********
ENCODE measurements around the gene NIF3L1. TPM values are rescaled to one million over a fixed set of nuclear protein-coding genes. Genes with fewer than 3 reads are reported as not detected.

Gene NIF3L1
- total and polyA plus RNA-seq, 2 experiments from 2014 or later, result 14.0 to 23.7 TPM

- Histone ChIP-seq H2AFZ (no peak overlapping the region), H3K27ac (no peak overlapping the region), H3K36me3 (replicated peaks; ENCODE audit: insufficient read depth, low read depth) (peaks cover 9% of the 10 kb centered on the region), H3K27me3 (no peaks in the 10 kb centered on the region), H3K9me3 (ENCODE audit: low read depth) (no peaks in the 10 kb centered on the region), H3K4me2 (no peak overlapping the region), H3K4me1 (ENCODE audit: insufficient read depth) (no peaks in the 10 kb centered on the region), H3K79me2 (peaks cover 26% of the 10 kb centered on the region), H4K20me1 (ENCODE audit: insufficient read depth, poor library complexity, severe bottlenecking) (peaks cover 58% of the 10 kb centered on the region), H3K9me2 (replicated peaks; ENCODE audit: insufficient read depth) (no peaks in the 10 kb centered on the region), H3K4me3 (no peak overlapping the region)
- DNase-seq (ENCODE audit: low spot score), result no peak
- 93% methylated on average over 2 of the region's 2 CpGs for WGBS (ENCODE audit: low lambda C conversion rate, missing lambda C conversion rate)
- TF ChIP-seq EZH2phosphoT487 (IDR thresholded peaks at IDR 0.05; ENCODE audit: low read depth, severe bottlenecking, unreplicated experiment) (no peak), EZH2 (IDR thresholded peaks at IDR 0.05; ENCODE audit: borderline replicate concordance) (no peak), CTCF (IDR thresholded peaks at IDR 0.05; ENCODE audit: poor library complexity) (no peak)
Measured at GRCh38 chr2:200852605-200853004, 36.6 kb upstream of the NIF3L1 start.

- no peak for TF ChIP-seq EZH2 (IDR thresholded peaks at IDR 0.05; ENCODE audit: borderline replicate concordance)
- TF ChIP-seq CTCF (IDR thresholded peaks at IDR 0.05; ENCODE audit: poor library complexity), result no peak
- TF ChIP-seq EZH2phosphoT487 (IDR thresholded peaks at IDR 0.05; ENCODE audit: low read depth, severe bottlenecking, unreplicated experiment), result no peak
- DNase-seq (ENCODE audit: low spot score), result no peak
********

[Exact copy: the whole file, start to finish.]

ENCODE measurements around the gene NIF3L1. TPM values are rescaled to one million over a fixed set of nuclear protein-coding genes. Genes with fewer than 3 reads are reported as not detected.

Gene NIF3L1
- total and polyA plus RNA-seq, 2 experiments from 2014 or later, result 14.0 to 23.7 TPM

- Histone ChIP-seq H2AFZ (no peak overlapping the region), H3K27ac (no peak overlapping the region), H3K36me3 (replicated peaks; ENCODE audit: insufficient read depth, low read depth) (peaks cover 9% of the 10 kb centered on the region), H3K27me3 (no peaks in the 10 kb centered on the region), H3K9me3 (ENCODE audit: low read depth) (no peaks in the 10 kb centered on the region), H3K4me2 (no peak overlapping the region), H3K4me1 (ENCODE audit: insufficient read depth) (no peaks in the 10 kb centered on the region), H3K79me2 (peaks cover 26% of the 10 kb centered on the region), H4K20me1 (ENCODE audit: insufficient read depth, poor library complexity, severe bottlenecking) (peaks cover 58% of the 10 kb centered on the region), H3K9me2 (replicated peaks; ENCODE audit: insufficient read depth) (no peaks in the 10 kb centered on the region), H3K4me3 (no peak overlapping the region)
- DNase-seq (ENCODE audit: low spot score), result no peak
- 93% methylated on average over 2 of the region's 2 CpGs for WGBS (ENCODE audit: low lambda C conversion rate, missing lambda C conversion rate)
- TF ChIP-seq EZH2phosphoT487 (IDR thresholded peaks at IDR 0.05; ENCODE audit: low read depth, severe bottlenecking, unreplicated experiment) (no peak), EZH2 (IDR thresholded peaks at IDR 0.05; ENCODE audit: borderline replicate concordance) (no peak), CTCF (IDR thresholded peaks at IDR 0.05; ENCODE audit: poor library complexity) (no peak)
Measured at GRCh38 chr2:200852605-200853004, 36.6 kb upstream of the NIF3L1 start.

- no peak for TF ChIP-seq EZH2 (IDR thresholded peaks at IDR 0.05; ENCODE audit: borderline replicate concordance)
- TF ChIP-seq CTCF (IDR thresholded peaks at IDR 0.05; ENCODE audit: poor library complexity), result no peak
- TF ChIP-seq EZH2phosphoT487 (IDR thresholded peaks at IDR 0.05; ENCODE audit: low read depth, severe bottlenecking, unreplicated experiment), result no peak
- DNase-seq (ENCODE audit: low spot score), result no peak